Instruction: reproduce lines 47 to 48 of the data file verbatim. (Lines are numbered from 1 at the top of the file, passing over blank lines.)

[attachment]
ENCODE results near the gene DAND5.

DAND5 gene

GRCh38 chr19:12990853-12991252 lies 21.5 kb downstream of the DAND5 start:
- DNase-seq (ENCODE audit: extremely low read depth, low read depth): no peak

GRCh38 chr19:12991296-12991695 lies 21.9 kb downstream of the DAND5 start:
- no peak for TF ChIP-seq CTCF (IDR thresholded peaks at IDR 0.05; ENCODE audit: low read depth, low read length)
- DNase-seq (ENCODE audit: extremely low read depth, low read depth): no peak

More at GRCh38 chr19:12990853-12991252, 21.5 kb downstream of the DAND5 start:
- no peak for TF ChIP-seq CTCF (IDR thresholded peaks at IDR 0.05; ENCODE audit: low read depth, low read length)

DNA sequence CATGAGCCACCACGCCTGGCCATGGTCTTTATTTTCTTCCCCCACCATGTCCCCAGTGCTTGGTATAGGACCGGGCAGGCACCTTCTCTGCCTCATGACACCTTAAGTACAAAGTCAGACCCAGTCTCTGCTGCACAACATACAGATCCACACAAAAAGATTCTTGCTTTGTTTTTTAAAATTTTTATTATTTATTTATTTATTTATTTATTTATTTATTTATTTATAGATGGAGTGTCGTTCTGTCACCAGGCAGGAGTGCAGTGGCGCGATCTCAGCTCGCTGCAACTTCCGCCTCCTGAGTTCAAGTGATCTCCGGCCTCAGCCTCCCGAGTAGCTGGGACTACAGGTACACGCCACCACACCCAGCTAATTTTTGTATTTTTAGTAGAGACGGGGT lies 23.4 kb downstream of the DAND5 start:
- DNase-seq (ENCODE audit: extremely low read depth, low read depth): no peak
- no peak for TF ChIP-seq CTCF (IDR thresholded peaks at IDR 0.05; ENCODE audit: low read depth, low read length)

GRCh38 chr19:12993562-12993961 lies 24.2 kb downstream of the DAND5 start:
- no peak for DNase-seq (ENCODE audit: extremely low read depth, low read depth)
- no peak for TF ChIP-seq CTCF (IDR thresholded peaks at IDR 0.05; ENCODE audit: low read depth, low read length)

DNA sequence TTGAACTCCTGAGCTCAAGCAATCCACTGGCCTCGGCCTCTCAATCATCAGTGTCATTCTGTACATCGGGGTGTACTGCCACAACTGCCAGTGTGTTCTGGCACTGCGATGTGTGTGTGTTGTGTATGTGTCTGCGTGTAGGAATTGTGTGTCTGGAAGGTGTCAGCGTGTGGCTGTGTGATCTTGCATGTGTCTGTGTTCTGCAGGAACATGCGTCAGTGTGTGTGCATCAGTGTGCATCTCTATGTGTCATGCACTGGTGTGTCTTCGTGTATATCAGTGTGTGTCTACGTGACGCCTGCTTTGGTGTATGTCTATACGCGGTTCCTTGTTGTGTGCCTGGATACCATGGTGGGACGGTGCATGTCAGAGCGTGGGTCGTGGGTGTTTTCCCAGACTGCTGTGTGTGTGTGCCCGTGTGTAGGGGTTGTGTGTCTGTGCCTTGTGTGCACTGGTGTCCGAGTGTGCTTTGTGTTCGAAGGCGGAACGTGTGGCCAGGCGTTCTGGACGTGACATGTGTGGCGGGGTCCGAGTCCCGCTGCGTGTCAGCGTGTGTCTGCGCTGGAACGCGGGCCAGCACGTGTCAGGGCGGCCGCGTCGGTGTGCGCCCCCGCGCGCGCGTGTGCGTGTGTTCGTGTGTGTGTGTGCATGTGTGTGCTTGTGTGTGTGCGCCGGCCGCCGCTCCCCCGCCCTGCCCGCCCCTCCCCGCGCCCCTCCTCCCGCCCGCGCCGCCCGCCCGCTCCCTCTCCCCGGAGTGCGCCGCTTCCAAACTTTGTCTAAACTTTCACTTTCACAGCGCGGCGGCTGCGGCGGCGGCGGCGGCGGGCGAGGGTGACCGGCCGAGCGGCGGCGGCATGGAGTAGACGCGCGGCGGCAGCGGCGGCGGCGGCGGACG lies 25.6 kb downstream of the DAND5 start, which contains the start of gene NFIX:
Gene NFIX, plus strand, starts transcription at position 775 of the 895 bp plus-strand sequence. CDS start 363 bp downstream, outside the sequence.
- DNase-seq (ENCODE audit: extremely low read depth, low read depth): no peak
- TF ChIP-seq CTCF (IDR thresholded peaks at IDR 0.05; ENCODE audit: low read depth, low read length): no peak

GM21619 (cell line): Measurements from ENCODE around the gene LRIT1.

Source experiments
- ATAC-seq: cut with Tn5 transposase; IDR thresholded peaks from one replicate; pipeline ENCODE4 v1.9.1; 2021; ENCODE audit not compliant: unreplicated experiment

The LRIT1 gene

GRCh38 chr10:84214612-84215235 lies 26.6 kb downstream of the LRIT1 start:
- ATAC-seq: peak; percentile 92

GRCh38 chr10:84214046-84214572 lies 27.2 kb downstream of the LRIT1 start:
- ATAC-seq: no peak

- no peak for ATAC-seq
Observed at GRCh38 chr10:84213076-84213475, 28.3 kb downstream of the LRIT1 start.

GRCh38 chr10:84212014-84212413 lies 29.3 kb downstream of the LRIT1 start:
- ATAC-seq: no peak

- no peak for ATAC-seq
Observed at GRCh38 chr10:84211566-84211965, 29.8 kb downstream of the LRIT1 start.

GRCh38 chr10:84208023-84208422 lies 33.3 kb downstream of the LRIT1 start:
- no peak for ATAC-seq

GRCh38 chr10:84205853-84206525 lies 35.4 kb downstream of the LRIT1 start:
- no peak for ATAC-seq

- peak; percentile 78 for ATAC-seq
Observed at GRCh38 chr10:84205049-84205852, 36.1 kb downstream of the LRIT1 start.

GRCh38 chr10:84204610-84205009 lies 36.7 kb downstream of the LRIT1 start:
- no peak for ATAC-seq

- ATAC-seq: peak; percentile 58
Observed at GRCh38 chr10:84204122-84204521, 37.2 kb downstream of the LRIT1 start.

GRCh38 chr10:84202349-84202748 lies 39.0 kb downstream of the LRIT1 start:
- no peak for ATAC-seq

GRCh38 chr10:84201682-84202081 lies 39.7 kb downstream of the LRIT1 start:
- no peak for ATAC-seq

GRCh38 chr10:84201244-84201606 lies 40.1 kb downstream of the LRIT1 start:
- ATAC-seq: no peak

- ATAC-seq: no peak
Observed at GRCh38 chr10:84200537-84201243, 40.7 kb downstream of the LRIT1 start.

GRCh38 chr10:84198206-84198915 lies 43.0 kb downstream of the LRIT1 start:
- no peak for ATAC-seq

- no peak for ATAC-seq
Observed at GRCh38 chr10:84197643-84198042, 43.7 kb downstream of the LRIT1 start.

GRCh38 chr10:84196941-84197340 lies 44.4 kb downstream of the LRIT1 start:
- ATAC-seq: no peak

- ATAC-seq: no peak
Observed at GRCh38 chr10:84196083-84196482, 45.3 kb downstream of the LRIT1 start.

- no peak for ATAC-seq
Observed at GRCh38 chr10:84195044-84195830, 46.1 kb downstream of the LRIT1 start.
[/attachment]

- no peak for ATAC-seq

GRCh38 chr10:84201244-84201606 lies 40.1 kb downstream of the LRIT1 start: